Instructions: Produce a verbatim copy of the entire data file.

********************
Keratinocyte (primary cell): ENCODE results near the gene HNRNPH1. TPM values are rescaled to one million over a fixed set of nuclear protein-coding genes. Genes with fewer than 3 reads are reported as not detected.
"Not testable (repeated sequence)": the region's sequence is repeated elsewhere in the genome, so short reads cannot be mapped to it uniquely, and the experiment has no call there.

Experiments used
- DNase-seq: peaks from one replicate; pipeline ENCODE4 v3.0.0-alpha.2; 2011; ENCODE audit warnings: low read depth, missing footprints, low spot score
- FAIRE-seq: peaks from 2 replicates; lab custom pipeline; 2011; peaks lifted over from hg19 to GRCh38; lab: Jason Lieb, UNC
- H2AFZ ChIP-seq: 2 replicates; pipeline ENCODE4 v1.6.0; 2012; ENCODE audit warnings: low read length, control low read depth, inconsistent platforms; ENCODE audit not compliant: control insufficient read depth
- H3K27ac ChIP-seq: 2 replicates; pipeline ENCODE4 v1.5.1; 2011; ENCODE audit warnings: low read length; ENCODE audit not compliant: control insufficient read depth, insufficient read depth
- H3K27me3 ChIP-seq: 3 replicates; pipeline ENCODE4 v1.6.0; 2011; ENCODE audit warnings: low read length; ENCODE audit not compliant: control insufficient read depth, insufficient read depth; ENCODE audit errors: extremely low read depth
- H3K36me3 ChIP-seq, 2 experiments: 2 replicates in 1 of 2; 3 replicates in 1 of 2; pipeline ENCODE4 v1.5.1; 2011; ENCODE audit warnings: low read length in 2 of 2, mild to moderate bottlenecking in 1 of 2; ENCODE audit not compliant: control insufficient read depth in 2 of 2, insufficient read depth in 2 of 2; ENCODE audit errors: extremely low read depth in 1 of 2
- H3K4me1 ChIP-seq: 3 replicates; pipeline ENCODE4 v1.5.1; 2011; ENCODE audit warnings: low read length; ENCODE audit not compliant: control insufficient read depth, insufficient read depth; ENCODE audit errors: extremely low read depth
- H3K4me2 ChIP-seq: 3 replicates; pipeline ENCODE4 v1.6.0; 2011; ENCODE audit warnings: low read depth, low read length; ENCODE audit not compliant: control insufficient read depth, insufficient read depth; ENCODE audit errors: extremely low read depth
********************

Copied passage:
Keratinocyte (primary cell): ENCODE results near the gene HNRNPH1. TPM values are rescaled to one million over a fixed set of nuclear protein-coding genes. Genes with fewer than 3 reads are reported as not detected.
"Not testable (repeated sequence)": the region's sequence is repeated elsewhere in the genome, so short reads cannot be mapped to it uniquely, and the experiment has no call there.

Experiments used
- DNase-seq: peaks from one replicate; pipeline ENCODE4 v3.0.0-alpha.2; 2011; ENCODE audit warnings: low read depth, missing footprints, low spot score
- FAIRE-seq: peaks from 2 replicates; lab custom pipeline; 2011; peaks lifted over from hg19 to GRCh38; lab: Jason Lieb, UNC
- H2AFZ ChIP-seq: 2 replicates; pipeline ENCODE4 v1.6.0; 2012; ENCODE audit warnings: low read length, control low read depth, inconsistent platforms; ENCODE audit not compliant: control insufficient read depth
- H3K27ac ChIP-seq: 2 replicates; pipeline ENCODE4 v1.5.1; 2011; ENCODE audit warnings: low read length; ENCODE audit not compliant: control insufficient read depth, insufficient read depth
- H3K27me3 ChIP-seq: 3 replicates; pipeline ENCODE4 v1.6.0; 2011; ENCODE audit warnings: low read length; ENCODE audit not compliant: control insufficient read depth, insufficient read depth; ENCODE audit errors: extremely low read depth
- H3K36me3 ChIP-seq, 2 experiments: 2 replicates in 1 of 2; 3 replicates in 1 of 2; pipeline ENCODE4 v1.5.1; 2011; ENCODE audit warnings: low read length in 2 of 2, mild to moderate bottlenecking in 1 of 2; ENCODE audit not compliant: control insufficient read depth in 2 of 2, insufficient read depth in 2 of 2; ENCODE audit errors: extremely low read depth in 1 of 2
- H3K4me1 ChIP-seq: 3 replicates; pipeline ENCODE4 v1.5.1; 2011; ENCODE audit warnings: low read length; ENCODE audit not compliant: control insufficient read depth, insufficient read depth; ENCODE audit errors: extremely low read depth
- H3K4me2 ChIP-seq: 3 replicates; pipeline ENCODE4 v1.6.0; 2011; ENCODE audit warnings: low read depth, low read length; ENCODE audit not compliant: control insufficient read depth, insufficient read depth; ENCODE audit errors: extremely low read depth